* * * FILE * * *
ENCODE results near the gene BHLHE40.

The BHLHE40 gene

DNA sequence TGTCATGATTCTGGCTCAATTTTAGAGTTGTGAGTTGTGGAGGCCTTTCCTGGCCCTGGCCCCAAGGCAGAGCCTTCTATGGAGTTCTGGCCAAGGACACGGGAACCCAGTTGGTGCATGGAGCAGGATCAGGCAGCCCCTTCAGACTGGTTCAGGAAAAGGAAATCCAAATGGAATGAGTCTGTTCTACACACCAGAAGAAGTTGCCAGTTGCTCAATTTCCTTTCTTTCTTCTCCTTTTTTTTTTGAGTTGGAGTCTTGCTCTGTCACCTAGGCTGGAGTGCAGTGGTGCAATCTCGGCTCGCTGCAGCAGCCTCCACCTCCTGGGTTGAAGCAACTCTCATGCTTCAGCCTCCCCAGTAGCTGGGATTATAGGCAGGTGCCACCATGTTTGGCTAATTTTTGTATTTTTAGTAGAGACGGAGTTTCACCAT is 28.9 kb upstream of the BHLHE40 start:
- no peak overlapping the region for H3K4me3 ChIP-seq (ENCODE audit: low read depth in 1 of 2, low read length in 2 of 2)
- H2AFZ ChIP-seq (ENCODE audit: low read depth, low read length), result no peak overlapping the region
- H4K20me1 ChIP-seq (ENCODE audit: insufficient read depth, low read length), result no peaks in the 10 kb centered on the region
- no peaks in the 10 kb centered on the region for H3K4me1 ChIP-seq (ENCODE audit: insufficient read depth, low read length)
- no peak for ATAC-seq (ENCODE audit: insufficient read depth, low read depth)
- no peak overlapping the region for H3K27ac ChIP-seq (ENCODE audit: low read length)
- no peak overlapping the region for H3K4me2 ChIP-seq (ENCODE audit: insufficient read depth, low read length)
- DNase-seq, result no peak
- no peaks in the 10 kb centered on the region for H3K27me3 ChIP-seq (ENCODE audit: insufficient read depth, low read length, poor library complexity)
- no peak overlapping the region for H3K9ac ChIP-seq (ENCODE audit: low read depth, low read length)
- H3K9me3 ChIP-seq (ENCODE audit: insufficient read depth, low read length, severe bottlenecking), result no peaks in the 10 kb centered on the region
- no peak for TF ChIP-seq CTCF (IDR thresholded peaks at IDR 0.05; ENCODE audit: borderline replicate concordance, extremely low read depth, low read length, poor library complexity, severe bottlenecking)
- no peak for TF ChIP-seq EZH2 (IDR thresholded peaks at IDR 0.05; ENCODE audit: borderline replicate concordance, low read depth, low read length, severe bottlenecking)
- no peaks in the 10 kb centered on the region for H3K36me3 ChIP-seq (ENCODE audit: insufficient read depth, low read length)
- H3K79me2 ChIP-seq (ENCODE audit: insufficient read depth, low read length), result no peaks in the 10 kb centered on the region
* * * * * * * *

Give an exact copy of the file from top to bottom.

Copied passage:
ENCODE results near the gene BHLHE40.

The BHLHE40 gene

DNA sequence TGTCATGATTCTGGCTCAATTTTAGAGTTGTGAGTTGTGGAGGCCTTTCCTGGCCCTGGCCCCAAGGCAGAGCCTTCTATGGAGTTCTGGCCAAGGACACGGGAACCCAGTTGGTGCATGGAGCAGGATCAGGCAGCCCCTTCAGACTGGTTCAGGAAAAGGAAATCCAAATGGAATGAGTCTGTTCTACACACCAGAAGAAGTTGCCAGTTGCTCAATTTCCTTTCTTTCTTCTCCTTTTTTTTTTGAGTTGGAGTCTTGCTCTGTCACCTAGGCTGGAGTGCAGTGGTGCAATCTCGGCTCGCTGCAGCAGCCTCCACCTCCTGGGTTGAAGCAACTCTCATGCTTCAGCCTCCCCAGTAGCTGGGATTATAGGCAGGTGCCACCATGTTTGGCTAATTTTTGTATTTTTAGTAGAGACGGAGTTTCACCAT is 28.9 kb upstream of the BHLHE40 start:
- no peak overlapping the region for H3K4me3 ChIP-seq (ENCODE audit: low read depth in 1 of 2, low read length in 2 of 2)
- H2AFZ ChIP-seq (ENCODE audit: low read depth, low read length), result no peak overlapping the region
- H4K20me1 ChIP-seq (ENCODE audit: insufficient read depth, low read length), result no peaks in the 10 kb centered on the region
- no peaks in the 10 kb centered on the region for H3K4me1 ChIP-seq (ENCODE audit: insufficient read depth, low read length)
- no peak for ATAC-seq (ENCODE audit: insufficient read depth, low read depth)
- no peak overlapping the region for H3K27ac ChIP-seq (ENCODE audit: low read length)
- no peak overlapping the region for H3K4me2 ChIP-seq (ENCODE audit: insufficient read depth, low read length)
- DNase-seq, result no peak
- no peaks in the 10 kb centered on the region for H3K27me3 ChIP-seq (ENCODE audit: insufficient read depth, low read length, poor library complexity)
- no peak overlapping the region for H3K9ac ChIP-seq (ENCODE audit: low read depth, low read length)
- H3K9me3 ChIP-seq (ENCODE audit: insufficient read depth, low read length, severe bottlenecking), result no peaks in the 10 kb centered on the region
- no peak for TF ChIP-seq CTCF (IDR thresholded peaks at IDR 0.05; ENCODE audit: borderline replicate concordance, extremely low read depth, low read length, poor library complexity, severe bottlenecking)
- no peak for TF ChIP-seq EZH2 (IDR thresholded peaks at IDR 0.05; ENCODE audit: borderline replicate concordance, low read depth, low read length, severe bottlenecking)
- no peaks in the 10 kb centered on the region for H3K36me3 ChIP-seq (ENCODE audit: insufficient read depth, low read length)
- H3K79me2 ChIP-seq (ENCODE audit: insufficient read depth, low read length), result no peaks in the 10 kb centered on the region